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Better understanding of vulnerability enhancing ‘digital empathy’

“My agents need three things – to be human, to be positive, to be brave,” says Christopher Dalley, back office, asset management and revenue operations director at EDF, explaining his company’s approaching to supporting vulnerable customers through the cost of living crisis, at a roundtable on the topic held at this year’s Utility Week Live in association with headline sponsor Capita.

Being brave may entail difficult conversations as customer service agents encourage customers to find sustainable solutions to affordability issues that are not going to go away any time soon – but better this, says Dalley, than offer short term solutions which find customers back in trouble a few months down the line.

It’s a thoughtful approach to the cost of living crisis, which was high on the agenda at Utility Week Live, with representatives of Octopus, British Gas, EDF, Southern Water, Anglian Water and Affinity Water joining UWL and Capita’s innovation and data science director Alan Linter for the debate. There was no doubt customers are experiencing “poverty – not fuel poverty,” as EDF’s head of external affairs Brian Tilley put it, and the industry must step up in response.

For Dalley, this means not shying away from those tough conversations, particularly in light of the further rise in energy costs expected in October. Other responses on the table include EDF’s proposal for a range of government reforms – “we’re calling consistently for targeted support for vulnerable customers,” said Tilley, listing several asks of ministers: an increase in the Warm Homes Discount, for green lives to move from the energy bill to general taxation; for VAT on fuel to be frozen for 12 months; and for a social tariff for energy.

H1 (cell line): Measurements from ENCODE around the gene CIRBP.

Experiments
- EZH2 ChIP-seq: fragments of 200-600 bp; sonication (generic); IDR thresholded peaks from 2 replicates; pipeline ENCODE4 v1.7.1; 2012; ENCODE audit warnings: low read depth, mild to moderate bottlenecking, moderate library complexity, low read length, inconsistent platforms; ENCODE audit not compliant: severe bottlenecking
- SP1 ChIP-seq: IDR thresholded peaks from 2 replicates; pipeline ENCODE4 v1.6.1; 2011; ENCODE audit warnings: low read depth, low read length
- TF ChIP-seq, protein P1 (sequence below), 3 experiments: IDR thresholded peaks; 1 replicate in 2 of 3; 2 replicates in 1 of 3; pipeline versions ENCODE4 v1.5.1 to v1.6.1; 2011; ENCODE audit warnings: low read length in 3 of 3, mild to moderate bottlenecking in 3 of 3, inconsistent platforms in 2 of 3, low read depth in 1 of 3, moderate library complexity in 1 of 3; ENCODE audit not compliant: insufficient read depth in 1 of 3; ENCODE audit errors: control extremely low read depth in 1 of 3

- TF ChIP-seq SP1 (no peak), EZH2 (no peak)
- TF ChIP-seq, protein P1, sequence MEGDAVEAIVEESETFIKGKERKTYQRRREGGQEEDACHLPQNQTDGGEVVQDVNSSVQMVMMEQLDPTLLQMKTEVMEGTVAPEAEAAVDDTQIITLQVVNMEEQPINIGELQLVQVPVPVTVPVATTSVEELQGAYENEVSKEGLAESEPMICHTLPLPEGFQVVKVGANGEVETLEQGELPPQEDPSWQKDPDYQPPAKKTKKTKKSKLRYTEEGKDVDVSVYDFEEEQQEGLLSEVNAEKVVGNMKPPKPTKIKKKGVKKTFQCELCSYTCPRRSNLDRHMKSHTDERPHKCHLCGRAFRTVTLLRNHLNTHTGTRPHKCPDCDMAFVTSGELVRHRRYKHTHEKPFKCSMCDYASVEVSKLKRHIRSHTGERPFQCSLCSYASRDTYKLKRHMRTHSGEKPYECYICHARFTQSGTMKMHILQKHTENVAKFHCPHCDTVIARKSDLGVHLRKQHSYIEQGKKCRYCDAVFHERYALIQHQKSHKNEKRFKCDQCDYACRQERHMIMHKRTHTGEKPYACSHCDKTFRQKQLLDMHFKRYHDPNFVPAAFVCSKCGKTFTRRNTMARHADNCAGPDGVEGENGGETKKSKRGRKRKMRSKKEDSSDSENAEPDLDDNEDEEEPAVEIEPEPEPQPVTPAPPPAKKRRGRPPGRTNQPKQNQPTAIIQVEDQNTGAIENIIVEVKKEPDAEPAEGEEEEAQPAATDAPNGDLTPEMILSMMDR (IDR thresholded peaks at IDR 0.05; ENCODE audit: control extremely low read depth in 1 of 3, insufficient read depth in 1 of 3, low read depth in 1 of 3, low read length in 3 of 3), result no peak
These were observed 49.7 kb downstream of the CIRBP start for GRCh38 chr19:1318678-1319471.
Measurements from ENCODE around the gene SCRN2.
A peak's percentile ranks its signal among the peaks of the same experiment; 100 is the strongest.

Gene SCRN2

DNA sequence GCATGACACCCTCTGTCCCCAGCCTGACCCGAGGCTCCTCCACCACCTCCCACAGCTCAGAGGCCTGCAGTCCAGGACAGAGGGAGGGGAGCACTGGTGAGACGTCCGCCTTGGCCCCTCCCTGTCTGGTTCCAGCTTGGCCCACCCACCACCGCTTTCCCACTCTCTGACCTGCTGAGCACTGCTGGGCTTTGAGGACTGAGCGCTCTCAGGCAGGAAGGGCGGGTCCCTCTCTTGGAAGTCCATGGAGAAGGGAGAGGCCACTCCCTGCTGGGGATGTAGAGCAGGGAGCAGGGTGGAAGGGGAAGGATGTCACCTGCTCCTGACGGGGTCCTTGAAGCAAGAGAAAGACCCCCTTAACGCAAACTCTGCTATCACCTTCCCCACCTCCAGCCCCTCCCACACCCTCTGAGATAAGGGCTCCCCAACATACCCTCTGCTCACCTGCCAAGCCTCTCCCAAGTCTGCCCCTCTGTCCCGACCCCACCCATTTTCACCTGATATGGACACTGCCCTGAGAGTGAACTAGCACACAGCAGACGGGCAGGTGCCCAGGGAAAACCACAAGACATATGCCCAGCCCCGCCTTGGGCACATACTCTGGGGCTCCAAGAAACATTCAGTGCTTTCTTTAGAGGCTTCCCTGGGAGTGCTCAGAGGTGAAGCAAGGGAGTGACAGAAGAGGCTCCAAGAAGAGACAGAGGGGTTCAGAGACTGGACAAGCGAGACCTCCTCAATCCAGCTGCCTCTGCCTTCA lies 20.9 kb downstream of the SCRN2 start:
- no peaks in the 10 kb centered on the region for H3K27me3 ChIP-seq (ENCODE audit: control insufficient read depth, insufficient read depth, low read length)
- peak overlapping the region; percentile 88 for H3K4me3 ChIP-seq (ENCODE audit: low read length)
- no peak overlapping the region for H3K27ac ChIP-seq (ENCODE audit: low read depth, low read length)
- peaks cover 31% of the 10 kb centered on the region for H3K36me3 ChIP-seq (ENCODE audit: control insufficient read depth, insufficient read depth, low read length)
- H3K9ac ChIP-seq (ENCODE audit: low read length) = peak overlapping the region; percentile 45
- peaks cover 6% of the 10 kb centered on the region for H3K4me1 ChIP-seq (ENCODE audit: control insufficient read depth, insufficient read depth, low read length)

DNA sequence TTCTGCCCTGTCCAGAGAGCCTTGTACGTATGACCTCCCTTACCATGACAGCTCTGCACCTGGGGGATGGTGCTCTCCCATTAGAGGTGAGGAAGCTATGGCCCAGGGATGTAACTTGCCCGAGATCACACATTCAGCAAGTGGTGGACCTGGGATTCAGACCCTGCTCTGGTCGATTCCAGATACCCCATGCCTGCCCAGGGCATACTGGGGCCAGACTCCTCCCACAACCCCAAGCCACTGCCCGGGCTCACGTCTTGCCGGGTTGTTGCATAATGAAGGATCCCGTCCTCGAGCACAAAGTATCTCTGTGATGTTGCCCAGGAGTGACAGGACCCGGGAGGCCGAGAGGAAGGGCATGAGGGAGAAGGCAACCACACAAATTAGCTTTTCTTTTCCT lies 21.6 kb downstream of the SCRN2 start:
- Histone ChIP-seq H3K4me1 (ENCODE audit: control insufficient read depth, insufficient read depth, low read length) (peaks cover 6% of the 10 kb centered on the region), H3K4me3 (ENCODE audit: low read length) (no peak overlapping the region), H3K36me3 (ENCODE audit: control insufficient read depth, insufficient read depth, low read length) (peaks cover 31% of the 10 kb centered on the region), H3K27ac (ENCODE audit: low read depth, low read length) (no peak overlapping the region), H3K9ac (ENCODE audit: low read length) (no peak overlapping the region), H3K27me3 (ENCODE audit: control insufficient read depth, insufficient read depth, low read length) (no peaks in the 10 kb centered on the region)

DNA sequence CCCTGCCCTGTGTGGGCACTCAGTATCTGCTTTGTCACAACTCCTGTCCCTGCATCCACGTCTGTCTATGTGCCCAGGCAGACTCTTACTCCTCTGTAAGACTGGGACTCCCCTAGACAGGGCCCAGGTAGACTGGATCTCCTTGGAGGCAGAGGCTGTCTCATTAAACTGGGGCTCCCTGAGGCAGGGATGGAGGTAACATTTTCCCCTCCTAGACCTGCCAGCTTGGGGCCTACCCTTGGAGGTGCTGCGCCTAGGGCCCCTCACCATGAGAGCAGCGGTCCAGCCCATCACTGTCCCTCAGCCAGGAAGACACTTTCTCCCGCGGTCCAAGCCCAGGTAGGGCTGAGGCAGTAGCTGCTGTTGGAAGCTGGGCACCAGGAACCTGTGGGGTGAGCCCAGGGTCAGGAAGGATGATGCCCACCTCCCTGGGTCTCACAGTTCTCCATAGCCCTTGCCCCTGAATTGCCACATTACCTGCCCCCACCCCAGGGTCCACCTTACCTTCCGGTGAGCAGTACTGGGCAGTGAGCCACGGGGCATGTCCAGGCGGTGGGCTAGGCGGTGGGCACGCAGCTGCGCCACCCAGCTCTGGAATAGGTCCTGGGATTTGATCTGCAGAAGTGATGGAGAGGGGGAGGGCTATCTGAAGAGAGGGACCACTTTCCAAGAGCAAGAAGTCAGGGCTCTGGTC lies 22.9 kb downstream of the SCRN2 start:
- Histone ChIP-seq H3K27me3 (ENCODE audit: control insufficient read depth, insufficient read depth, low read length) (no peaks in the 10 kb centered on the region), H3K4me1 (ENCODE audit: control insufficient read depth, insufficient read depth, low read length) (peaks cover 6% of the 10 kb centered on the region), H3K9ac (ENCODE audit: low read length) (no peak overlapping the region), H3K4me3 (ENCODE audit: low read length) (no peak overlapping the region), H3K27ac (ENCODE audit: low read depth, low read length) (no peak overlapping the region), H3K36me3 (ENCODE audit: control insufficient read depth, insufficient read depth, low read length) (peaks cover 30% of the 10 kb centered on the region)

In addition to the policy considerations, there are a range of operational implications for companies looking to support vulnerable customers through increasingly difficult times. As Capita’s Linter points out, “the messaging to customers has changed very substantially – people are experiencing vulnerability for the first time.” He adds that with more sophisticated vulnerability definitions and segmentations than ever before, Capita has technology that offers ‘digital empathy’, encouraging users to stay on digital channels even for difficult conversations and responding appropriately, using tools such as real time speech analytics. The technology also knows to refer to a human agent when appropriate. In line with this, British Gas, represented by energy customer journey director Laura Millard, explained how they were attempting to keep customers on digital channels wherever appropriate, providing a “scaled service” to allow high touch human intervention where required.

Millard added that British Gas was exploring innovate solutions such as cashback for loyal customers, to help ease the pain of the current and expected price rises.

For all the companies represented at the roundtable, net zero remained high on the agenda – and a ‘just transition’ that includes vulnerable customers and those with affordability issues was critical. For Octopus’s director of economics and regulation, Rachel Fletcher, this represents more of an opportunity than a challenge. She believes energy companies have a huge role to play in helping customers drive down their energy use and in future, should be “competing vigorously” on this point – rather than on price.

Many voices around the table agreed that a social tariff should be introduced for energy, as in water, and that the ECO scheme should be expanded to take in net zero. As Tilley put it: “We are using our voice to push for changes that are going to help customers in the longer term. No one really knows where energy prices are going to go over the next few years – it’s important we push on with plans for the ECO schemes, moving green levies, and looking at how to get to net zero as cheaply [for customers] as possible.”